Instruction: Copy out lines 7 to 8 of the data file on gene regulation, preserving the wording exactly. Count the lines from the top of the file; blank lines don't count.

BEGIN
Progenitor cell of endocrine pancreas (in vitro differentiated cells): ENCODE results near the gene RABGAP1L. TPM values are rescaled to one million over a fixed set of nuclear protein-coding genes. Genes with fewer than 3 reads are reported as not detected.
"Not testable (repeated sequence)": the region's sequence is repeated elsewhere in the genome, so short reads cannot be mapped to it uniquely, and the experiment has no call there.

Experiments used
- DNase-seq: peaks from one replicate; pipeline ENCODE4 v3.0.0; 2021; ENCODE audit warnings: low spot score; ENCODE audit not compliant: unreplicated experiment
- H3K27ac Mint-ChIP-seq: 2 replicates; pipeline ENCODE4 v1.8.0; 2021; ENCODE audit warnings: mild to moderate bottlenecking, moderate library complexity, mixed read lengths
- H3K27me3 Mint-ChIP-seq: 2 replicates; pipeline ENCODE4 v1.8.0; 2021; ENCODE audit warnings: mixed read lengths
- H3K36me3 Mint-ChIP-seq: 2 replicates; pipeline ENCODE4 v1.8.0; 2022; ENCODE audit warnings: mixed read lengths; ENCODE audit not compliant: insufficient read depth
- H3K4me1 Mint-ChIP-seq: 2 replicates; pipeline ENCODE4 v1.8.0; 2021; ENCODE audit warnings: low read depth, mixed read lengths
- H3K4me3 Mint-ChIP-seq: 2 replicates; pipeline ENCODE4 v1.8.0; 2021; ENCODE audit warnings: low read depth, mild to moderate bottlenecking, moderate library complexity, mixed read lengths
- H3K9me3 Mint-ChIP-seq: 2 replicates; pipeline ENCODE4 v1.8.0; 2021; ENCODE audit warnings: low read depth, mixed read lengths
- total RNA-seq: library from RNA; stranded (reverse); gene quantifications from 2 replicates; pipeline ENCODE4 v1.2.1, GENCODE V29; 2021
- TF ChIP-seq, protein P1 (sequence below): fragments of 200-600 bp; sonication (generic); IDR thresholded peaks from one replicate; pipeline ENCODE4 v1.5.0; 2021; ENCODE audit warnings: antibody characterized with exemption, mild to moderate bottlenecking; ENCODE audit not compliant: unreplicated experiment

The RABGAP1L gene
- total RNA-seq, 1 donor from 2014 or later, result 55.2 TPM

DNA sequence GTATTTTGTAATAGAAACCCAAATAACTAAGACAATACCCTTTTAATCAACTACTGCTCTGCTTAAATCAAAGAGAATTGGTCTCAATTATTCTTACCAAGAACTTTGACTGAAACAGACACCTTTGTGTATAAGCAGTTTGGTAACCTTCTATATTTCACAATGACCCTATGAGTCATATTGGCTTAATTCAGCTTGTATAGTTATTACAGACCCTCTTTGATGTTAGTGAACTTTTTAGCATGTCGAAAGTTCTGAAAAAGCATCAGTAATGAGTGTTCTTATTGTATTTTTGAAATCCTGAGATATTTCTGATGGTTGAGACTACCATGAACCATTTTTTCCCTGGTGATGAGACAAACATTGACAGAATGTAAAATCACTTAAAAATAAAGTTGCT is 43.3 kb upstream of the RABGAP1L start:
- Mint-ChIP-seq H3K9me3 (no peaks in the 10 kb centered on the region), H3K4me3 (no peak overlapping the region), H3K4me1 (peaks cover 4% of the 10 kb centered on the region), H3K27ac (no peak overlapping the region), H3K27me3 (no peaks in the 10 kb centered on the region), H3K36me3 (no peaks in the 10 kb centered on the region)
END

- H3K36me3 Mint-ChIP-seq: 2 replicates; pipeline ENCODE4 v1.8.0; 2022; ENCODE audit warnings: mixed read lengths; ENCODE audit not compliant: insufficient read depth
- H3K4me1 Mint-ChIP-seq: 2 replicates; pipeline ENCODE4 v1.8.0; 2021; ENCODE audit warnings: low read depth, mixed read lengths